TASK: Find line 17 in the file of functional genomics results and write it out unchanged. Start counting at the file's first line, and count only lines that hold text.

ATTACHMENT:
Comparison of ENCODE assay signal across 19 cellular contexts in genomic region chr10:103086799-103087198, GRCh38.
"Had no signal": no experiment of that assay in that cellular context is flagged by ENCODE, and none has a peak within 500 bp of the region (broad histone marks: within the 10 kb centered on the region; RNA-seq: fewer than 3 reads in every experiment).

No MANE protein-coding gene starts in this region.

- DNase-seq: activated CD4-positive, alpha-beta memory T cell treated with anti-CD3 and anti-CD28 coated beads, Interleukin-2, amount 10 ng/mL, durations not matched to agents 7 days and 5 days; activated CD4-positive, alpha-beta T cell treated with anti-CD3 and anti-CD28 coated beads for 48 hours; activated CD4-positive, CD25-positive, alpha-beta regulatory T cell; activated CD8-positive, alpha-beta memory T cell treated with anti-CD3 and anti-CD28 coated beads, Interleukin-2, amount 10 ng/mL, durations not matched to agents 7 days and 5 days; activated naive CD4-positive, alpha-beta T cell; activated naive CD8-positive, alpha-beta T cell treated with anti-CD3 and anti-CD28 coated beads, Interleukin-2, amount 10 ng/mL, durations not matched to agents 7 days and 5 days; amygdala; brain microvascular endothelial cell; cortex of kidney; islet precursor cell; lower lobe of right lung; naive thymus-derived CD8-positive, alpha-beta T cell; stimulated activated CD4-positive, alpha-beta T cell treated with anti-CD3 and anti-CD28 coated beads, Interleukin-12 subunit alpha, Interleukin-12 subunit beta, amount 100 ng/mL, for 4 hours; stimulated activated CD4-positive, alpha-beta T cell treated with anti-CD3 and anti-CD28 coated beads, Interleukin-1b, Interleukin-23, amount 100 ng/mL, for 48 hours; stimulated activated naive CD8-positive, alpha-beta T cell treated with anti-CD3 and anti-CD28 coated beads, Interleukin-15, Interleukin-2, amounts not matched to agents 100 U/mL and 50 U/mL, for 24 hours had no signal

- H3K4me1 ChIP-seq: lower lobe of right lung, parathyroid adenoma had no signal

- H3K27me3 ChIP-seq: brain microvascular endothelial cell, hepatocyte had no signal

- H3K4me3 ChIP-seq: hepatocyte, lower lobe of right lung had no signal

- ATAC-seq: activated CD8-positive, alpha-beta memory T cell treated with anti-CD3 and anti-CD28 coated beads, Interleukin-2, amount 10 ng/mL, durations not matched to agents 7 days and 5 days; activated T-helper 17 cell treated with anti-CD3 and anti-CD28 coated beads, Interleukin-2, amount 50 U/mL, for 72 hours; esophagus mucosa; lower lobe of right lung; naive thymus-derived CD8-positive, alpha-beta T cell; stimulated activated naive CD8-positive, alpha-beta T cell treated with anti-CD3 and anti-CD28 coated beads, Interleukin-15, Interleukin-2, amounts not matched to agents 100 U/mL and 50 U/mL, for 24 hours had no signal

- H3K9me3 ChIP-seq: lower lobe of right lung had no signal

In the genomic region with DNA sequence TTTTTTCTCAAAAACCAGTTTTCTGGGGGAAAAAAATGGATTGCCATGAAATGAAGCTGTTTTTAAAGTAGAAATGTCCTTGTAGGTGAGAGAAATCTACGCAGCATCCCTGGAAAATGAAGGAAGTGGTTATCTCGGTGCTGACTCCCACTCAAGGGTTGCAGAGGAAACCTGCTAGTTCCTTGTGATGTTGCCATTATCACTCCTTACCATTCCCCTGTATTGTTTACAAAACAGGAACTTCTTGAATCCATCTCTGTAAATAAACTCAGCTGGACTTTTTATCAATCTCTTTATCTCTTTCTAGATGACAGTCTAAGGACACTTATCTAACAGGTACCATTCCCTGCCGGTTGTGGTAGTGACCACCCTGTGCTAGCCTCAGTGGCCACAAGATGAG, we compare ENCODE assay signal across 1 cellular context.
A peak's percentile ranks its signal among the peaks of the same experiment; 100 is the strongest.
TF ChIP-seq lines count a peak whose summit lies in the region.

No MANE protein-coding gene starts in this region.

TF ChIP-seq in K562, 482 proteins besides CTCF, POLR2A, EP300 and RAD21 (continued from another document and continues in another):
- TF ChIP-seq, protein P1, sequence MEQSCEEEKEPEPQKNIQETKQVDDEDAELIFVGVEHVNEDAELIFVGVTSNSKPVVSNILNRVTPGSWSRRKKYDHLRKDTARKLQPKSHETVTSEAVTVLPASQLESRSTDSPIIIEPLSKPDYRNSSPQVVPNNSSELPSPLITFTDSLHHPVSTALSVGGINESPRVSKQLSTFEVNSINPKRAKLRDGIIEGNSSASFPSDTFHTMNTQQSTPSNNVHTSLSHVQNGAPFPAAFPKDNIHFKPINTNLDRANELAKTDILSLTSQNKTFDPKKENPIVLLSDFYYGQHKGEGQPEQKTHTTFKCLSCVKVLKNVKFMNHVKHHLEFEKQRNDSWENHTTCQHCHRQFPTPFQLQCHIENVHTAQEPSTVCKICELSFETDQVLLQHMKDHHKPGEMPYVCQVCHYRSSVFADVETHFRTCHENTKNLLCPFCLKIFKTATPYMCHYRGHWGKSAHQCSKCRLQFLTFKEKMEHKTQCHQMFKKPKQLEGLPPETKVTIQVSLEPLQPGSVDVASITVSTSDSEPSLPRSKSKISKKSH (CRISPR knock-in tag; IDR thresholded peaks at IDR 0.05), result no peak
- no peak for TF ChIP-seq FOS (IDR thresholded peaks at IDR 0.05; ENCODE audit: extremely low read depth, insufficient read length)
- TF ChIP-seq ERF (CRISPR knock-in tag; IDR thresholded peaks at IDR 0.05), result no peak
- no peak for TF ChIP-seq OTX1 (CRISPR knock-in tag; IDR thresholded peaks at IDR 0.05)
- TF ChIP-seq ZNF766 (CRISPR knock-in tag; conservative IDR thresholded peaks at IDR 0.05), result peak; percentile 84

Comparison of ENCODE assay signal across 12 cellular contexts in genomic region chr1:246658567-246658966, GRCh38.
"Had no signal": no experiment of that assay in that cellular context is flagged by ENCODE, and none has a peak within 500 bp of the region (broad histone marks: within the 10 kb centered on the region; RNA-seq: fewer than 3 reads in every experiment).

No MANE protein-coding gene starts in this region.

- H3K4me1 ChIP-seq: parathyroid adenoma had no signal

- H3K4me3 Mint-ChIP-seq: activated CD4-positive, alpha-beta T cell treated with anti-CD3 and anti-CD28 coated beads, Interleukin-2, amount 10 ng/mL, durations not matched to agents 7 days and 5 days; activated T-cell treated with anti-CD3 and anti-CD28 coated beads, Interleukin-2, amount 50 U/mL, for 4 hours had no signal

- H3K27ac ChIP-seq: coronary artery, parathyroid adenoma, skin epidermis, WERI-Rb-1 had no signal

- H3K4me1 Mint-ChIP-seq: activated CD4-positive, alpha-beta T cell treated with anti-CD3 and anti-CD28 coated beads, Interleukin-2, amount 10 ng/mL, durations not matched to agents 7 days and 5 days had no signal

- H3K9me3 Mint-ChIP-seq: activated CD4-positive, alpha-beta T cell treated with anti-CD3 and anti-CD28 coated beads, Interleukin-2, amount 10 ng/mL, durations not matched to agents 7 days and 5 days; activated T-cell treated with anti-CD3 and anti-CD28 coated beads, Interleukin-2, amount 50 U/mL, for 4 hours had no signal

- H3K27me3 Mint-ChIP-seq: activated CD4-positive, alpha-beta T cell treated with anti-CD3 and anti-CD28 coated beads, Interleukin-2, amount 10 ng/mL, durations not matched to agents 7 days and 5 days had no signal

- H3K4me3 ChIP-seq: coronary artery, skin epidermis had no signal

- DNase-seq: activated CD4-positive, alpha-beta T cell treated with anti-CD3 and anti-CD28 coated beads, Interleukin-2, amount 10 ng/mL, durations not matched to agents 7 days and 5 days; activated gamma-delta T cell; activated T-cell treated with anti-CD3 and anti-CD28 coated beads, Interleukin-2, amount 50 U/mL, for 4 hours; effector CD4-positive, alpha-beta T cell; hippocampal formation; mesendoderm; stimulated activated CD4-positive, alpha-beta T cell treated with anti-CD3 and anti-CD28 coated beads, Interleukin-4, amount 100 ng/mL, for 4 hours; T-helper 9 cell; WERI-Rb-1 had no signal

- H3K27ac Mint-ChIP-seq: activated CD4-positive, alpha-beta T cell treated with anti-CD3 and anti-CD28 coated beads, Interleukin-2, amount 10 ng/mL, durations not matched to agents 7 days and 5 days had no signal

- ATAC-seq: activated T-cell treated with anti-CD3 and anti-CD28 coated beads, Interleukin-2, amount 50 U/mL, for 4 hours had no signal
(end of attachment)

- TF ChIP-seq ERF (CRISPR knock-in tag; IDR thresholded peaks at IDR 0.05), result no peak